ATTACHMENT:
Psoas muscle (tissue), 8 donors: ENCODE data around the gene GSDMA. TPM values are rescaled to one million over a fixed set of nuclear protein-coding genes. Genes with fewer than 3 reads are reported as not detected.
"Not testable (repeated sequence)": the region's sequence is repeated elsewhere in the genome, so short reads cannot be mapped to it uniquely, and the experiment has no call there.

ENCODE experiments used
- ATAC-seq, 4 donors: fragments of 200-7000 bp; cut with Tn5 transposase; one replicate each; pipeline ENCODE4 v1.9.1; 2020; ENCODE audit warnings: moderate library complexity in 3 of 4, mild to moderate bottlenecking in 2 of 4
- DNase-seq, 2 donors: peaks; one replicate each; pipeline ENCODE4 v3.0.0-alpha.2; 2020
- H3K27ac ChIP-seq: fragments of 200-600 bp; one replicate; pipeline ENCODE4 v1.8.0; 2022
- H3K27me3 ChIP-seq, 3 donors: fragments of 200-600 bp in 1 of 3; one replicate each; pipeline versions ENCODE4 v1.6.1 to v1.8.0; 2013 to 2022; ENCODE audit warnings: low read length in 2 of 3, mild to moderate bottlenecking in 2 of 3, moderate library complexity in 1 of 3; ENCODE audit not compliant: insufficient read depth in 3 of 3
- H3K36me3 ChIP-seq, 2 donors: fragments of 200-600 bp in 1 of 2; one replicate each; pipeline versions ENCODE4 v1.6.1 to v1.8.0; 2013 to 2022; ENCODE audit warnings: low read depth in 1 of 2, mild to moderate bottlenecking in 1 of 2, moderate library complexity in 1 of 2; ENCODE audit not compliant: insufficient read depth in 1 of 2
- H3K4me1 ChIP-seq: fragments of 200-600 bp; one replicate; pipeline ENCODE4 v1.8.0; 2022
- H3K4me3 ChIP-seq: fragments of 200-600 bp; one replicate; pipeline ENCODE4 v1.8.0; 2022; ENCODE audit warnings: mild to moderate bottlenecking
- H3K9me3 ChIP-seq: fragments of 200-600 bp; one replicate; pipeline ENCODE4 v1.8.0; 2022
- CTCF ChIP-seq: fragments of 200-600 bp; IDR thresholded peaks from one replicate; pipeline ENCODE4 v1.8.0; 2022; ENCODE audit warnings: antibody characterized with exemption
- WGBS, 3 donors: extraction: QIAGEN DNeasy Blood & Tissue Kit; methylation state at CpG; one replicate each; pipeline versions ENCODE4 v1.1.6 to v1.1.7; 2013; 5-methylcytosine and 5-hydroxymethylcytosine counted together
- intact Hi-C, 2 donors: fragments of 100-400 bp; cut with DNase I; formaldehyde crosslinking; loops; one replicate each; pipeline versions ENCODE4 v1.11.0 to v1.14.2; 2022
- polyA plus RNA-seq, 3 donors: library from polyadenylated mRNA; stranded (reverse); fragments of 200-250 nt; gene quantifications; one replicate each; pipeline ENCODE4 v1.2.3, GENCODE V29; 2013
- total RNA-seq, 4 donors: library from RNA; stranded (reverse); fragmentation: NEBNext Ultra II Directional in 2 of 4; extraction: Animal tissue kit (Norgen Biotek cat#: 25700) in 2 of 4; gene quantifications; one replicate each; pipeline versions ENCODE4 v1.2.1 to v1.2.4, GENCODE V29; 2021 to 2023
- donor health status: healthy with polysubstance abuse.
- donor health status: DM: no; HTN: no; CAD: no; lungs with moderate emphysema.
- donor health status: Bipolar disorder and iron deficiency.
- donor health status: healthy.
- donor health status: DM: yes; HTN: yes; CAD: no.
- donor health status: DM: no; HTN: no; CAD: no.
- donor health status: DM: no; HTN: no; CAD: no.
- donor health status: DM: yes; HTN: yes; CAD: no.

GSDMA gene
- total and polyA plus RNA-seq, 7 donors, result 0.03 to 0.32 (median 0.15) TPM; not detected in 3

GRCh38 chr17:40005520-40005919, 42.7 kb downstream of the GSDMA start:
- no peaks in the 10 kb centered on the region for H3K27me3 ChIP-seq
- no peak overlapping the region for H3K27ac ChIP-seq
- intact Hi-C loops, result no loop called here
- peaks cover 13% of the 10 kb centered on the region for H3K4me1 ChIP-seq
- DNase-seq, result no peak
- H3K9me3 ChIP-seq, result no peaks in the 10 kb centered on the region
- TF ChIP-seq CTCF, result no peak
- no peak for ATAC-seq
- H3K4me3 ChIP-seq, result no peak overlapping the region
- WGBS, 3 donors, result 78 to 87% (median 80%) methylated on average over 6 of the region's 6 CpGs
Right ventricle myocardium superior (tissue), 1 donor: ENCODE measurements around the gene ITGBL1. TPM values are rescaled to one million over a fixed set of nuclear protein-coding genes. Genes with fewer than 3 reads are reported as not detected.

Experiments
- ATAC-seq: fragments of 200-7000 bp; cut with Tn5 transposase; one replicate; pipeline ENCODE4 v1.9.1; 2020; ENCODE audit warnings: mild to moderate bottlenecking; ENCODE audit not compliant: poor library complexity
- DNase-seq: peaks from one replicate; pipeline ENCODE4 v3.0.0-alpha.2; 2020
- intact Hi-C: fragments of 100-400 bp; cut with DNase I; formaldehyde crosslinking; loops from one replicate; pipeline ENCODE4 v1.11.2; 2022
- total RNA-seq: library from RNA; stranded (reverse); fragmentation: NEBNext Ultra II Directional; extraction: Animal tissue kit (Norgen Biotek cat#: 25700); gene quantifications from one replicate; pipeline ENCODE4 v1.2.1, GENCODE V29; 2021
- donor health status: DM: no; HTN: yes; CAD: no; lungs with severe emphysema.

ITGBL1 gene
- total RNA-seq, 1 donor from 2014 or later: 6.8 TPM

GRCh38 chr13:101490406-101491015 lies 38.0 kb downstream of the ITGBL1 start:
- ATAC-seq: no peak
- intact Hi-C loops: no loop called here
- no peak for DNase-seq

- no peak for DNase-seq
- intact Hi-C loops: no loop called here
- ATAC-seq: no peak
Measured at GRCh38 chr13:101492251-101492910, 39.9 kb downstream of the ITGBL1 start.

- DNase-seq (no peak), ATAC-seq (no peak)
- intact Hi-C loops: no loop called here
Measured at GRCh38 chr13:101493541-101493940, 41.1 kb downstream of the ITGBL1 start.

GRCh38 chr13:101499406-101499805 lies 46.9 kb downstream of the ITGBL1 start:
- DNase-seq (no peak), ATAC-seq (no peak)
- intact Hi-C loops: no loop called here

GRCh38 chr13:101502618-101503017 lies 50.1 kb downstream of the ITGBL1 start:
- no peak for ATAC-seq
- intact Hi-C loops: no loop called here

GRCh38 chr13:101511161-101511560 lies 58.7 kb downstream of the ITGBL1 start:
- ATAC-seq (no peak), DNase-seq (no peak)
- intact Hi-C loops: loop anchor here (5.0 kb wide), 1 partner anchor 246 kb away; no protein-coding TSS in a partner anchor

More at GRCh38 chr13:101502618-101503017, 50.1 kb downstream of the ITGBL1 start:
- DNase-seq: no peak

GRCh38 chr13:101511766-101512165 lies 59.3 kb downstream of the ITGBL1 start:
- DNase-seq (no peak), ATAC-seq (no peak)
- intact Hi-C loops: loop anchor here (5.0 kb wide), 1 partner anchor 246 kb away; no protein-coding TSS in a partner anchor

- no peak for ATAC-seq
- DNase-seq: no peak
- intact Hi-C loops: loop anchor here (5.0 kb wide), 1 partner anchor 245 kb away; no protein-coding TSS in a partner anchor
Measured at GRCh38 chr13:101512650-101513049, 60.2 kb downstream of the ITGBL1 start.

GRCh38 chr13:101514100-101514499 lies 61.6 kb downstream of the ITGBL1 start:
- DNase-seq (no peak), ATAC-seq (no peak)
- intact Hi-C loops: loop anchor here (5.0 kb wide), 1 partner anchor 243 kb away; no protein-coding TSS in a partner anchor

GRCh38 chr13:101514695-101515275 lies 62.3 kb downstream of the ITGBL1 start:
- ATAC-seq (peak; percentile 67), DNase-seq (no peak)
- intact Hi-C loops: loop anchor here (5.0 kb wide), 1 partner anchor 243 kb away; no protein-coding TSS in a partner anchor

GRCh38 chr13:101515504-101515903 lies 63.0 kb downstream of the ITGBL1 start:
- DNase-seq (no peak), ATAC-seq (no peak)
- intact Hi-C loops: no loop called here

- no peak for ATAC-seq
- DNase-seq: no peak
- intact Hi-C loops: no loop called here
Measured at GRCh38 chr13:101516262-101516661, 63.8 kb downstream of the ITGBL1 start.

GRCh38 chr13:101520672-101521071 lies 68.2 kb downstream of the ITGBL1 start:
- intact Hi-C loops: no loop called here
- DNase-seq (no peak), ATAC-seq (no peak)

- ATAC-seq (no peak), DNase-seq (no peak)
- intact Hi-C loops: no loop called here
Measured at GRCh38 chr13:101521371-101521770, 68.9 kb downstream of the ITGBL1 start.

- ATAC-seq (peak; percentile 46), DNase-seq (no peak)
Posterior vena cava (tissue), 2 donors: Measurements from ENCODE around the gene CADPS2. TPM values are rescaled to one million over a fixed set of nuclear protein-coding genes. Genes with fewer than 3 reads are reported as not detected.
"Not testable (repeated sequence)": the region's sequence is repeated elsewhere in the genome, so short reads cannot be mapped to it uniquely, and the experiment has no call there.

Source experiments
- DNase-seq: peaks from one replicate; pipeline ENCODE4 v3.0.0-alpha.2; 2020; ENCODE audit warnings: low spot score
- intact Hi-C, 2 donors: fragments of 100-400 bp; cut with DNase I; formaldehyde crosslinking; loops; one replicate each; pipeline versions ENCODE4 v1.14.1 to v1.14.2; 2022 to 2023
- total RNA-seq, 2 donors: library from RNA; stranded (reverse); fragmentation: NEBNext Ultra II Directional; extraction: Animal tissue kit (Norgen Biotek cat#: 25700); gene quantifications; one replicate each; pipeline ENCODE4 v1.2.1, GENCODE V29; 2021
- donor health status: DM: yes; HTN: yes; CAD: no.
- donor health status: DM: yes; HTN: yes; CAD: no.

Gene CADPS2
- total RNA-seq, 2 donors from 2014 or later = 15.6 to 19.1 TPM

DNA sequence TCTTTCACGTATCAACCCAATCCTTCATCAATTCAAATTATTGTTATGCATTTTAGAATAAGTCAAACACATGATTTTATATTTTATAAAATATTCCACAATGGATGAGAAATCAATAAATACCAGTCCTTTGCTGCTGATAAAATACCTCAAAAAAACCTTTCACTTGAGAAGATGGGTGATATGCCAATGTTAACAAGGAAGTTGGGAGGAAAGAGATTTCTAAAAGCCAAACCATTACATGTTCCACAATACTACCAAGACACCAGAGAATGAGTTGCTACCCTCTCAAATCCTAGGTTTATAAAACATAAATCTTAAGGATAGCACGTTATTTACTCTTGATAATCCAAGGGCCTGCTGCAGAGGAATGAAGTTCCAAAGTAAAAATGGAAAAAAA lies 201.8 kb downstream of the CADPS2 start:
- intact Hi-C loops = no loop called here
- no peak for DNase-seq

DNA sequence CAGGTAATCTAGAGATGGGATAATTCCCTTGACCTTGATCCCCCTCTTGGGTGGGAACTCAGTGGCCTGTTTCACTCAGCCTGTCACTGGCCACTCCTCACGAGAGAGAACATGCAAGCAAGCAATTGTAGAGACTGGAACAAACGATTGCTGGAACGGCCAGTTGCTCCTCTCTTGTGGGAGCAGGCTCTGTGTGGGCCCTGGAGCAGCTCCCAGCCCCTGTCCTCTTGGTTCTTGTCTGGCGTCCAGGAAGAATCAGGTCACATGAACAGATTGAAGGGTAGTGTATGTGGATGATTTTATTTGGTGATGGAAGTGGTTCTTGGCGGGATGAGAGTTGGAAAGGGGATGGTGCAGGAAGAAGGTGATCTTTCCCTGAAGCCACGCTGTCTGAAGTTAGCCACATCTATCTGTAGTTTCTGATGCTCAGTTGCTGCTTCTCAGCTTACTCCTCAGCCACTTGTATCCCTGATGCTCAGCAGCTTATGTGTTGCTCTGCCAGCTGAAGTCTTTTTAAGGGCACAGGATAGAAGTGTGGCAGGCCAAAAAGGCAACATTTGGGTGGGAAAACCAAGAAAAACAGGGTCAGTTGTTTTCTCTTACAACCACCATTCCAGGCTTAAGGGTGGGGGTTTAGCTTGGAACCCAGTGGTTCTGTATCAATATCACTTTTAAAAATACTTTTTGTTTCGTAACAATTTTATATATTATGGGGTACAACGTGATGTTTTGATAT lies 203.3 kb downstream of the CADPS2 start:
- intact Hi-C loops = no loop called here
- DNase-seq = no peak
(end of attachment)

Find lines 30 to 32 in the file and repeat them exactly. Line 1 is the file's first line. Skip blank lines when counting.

- intact Hi-C loops, result no loop called here
- peaks cover 13% of the 10 kb centered on the region for H3K4me1 ChIP-seq
- DNase-seq, result no peak